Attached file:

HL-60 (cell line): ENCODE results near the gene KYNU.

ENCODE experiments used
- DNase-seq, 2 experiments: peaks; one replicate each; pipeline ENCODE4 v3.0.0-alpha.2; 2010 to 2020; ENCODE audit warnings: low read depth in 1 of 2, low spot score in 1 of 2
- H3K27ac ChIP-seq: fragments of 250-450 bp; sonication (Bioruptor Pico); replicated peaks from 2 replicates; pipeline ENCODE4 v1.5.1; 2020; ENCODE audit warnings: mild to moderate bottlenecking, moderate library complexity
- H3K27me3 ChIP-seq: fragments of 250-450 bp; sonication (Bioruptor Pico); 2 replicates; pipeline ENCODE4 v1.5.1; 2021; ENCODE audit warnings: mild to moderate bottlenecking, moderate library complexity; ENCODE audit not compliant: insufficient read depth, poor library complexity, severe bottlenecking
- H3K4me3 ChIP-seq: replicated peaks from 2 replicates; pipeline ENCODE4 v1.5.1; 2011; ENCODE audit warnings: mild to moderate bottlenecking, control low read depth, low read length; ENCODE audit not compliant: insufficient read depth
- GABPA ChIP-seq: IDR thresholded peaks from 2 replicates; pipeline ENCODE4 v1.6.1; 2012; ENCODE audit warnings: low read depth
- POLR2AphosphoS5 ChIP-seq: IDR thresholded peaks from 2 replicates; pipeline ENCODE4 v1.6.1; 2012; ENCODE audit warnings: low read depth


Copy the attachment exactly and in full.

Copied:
HL-60 (cell line): ENCODE results near the gene KYNU.

ENCODE experiments used
- DNase-seq, 2 experiments: peaks; one replicate each; pipeline ENCODE4 v3.0.0-alpha.2; 2010 to 2020; ENCODE audit warnings: low read depth in 1 of 2, low spot score in 1 of 2
- H3K27ac ChIP-seq: fragments of 250-450 bp; sonication (Bioruptor Pico); replicated peaks from 2 replicates; pipeline ENCODE4 v1.5.1; 2020; ENCODE audit warnings: mild to moderate bottlenecking, moderate library complexity
- H3K27me3 ChIP-seq: fragments of 250-450 bp; sonication (Bioruptor Pico); 2 replicates; pipeline ENCODE4 v1.5.1; 2021; ENCODE audit warnings: mild to moderate bottlenecking, moderate library complexity; ENCODE audit not compliant: insufficient read depth, poor library complexity, severe bottlenecking
- H3K4me3 ChIP-seq: replicated peaks from 2 replicates; pipeline ENCODE4 v1.5.1; 2011; ENCODE audit warnings: mild to moderate bottlenecking, control low read depth, low read length; ENCODE audit not compliant: insufficient read depth
- GABPA ChIP-seq: IDR thresholded peaks from 2 replicates; pipeline ENCODE4 v1.6.1; 2012; ENCODE audit warnings: low read depth
- POLR2AphosphoS5 ChIP-seq: IDR thresholded peaks from 2 replicates; pipeline ENCODE4 v1.6.1; 2012; ENCODE audit warnings: low read depth